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What’s New in the Patient Safety World

July 2019

Surgical Fire – A New Risk Factor



Our numerous columns on surgical fires have focused on the 3 elements of the “fire triad” – an oxidizer, a fuel, and an ignition source. We’ve pointed out that avoiding free flow of oxygen is an extremely important facet of prevention of surgical fires.


We’ve pointed out that many of the surgical fires in recent years have occurred in relatively “minor” operations. One of the reasons is that oxygen is often delivered in such cases by nasal prongs or a loosely fitting mask. That results in the presence of free oxygen in an operative field. Preventing free oxygen by use of a secure airway (laryngeal mask or endotracheal tube) is thought to to be the safest way to ensure free oxygen won’t be available to contribute to a fire.


But, a recent report of a surgical fire (Rettner 2019) highlighted an unusual source of free oxygen. A 60 y.o. man with COPD was undergoing surgery for an aortic dissection. He was intubated and on a ventilator. During the surgery, the surgeons encountered bullae attached to the sternum. Despite efforts to avoid the bullae, one was punctured. Apparently, the supplemental oxygen was increased to prevent hypoxia. But, when an electrocautery device was used during the procedure, a fire was ignited on surgical gauze within the field. The fire was quickly doused with saline and there was apparently no injury to the patient, Despite the fire incident, the rest of the surgery went well, and the aortic tear was successfully repaired.


This case was presented at the Euroanaesthesia Congress, the annual meeting of the European Society of Anaesthesiology in Vienna, Austria. Lead author of the report, Dr. Ruth Shaylor, noted there have been only seven previous cases of chest cavity fires reported in the medical literature. All seven cases involved the presence of dry surgical materials (such as sponges or gauze); electrocautery devices and increased supplemental oxygen concentrations. All of the patients had COPD or preexisting lung disease.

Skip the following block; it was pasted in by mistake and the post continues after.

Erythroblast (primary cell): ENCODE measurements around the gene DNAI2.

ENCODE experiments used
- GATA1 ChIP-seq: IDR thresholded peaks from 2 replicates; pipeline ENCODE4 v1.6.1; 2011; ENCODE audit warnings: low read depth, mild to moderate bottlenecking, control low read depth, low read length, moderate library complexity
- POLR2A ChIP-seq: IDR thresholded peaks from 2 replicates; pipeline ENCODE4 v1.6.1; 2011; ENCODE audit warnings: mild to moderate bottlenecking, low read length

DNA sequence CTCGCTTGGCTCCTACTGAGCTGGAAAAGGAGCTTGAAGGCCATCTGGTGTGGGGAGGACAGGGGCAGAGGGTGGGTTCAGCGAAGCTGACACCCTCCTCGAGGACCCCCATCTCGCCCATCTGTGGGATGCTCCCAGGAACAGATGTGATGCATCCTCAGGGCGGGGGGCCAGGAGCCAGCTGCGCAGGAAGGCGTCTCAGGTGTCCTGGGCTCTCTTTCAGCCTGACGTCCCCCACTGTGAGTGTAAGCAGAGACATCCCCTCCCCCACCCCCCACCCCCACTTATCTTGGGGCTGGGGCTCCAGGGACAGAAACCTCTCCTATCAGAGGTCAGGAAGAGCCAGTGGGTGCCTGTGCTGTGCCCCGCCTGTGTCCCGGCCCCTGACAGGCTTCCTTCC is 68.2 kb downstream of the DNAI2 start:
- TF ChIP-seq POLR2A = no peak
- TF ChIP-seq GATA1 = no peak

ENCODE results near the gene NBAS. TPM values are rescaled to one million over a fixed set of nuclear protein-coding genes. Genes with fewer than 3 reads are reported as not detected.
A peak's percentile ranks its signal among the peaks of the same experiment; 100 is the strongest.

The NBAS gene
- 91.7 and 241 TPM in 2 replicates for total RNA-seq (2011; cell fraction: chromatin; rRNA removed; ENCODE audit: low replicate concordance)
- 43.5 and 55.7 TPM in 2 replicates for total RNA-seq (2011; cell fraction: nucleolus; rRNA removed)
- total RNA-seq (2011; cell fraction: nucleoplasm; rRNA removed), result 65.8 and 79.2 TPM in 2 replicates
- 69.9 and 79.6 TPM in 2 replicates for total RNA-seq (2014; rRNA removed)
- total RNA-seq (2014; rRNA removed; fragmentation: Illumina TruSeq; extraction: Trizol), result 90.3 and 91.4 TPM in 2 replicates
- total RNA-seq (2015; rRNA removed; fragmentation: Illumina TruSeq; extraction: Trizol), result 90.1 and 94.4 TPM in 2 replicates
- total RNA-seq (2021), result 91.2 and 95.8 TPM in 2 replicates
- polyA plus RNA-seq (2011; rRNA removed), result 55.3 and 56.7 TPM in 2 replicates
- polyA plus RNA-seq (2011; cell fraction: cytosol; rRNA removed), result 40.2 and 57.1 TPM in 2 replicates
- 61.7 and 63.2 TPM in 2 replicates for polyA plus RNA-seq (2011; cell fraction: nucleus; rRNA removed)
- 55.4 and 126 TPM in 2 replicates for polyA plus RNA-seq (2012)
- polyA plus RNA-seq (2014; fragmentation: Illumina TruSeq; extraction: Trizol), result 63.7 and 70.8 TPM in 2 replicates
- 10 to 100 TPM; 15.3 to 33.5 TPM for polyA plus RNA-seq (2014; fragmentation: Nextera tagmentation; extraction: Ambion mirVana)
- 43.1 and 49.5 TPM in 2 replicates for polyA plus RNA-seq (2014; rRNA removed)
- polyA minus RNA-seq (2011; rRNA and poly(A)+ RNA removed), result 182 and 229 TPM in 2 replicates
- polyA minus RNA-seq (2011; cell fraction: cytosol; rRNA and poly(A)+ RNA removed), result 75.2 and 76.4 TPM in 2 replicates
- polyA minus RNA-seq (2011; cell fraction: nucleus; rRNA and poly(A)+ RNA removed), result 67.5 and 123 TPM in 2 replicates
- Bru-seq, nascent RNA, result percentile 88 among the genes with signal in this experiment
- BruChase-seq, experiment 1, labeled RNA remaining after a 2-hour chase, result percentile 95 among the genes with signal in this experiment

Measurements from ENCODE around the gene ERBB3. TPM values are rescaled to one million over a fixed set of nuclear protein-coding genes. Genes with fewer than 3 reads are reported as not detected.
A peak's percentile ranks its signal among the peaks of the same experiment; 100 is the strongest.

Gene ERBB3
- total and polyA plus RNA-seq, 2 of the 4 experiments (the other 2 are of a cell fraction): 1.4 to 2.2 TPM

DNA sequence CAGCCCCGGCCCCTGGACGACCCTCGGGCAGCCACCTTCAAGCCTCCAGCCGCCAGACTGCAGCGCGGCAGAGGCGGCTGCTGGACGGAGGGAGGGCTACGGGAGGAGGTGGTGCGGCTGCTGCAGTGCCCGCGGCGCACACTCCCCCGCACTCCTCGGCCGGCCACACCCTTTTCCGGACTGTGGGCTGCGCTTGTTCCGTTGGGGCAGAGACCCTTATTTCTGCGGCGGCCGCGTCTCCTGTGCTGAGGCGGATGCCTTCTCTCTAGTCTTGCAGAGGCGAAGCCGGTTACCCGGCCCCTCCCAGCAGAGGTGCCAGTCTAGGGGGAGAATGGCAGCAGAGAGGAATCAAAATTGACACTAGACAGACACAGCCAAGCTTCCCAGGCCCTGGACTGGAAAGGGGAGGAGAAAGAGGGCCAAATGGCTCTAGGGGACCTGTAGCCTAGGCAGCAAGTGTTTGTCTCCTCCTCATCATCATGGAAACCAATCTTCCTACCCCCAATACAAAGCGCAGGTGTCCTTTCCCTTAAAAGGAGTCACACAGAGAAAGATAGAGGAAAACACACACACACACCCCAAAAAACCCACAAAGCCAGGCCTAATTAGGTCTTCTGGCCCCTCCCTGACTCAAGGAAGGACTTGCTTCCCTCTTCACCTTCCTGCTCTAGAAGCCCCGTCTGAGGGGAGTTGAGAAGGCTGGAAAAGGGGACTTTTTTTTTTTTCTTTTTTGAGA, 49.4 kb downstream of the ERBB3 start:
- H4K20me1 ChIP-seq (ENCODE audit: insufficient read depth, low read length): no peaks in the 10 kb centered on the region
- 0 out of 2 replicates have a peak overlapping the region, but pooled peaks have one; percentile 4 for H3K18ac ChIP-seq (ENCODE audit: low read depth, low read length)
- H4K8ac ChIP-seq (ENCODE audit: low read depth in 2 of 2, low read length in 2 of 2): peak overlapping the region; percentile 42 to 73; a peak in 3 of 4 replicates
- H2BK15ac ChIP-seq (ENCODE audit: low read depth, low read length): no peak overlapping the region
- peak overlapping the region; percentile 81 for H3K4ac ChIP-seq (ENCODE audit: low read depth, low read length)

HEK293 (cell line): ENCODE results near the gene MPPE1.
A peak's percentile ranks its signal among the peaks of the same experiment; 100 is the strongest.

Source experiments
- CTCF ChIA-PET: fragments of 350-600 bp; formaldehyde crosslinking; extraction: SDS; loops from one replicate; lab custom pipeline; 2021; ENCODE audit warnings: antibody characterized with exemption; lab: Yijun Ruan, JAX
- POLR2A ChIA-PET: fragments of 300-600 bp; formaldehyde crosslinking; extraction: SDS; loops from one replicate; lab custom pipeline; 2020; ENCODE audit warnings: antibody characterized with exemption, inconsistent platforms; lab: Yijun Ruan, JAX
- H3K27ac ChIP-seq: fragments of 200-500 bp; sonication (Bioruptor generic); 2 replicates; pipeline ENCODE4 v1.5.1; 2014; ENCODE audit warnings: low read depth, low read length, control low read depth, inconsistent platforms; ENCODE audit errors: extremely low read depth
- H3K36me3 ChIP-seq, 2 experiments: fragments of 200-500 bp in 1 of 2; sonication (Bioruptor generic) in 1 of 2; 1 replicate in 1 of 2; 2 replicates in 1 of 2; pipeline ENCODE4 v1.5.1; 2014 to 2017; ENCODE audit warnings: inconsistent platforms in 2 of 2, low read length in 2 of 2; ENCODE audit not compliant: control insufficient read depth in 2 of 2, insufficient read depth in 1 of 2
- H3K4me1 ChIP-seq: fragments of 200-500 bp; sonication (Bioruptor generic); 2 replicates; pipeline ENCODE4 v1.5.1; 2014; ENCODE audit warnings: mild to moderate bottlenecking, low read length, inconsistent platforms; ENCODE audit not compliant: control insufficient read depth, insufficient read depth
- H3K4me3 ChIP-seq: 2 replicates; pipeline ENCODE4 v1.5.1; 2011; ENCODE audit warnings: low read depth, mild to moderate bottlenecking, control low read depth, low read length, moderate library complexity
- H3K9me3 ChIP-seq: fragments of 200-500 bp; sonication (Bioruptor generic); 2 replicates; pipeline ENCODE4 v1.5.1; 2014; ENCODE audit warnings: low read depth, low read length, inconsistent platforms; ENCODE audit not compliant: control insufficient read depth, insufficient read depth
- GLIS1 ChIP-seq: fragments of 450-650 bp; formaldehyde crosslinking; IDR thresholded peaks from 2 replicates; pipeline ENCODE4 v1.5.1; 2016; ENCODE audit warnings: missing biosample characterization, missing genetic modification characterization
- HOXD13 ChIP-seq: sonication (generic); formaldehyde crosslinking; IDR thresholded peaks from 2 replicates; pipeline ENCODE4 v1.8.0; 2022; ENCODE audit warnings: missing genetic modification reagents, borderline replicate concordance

Thus, a key lesson here is that, during our fire risk assessment (done both in the pre-op “huddle” and the surgical timeout) we need to add COPD as a risk factor in cases of thoracic surgery. The other key lesson is that the surgeon and anesthesiologist still need to coordinate to minimize supplemental oxygen when electrocautery (or other heat source) is about to be used. Even if supplemental oxygen were temporarily stopped here, it’s still possible there would have been enough free oxygen from the leak to contribute to the fire risk. Hence, recognition of the risk and having a ready supply of sterile saline to extinguish a fire is also critical.



Our prior columns on surgical fires:


·       May 7, 2019                “Simulation Training for OR Fires”






Rettner R. Rare 'Flash Fire' Ignites in Man's Chest Cavity During Surgery. Live Science 2019; June 3, 2019




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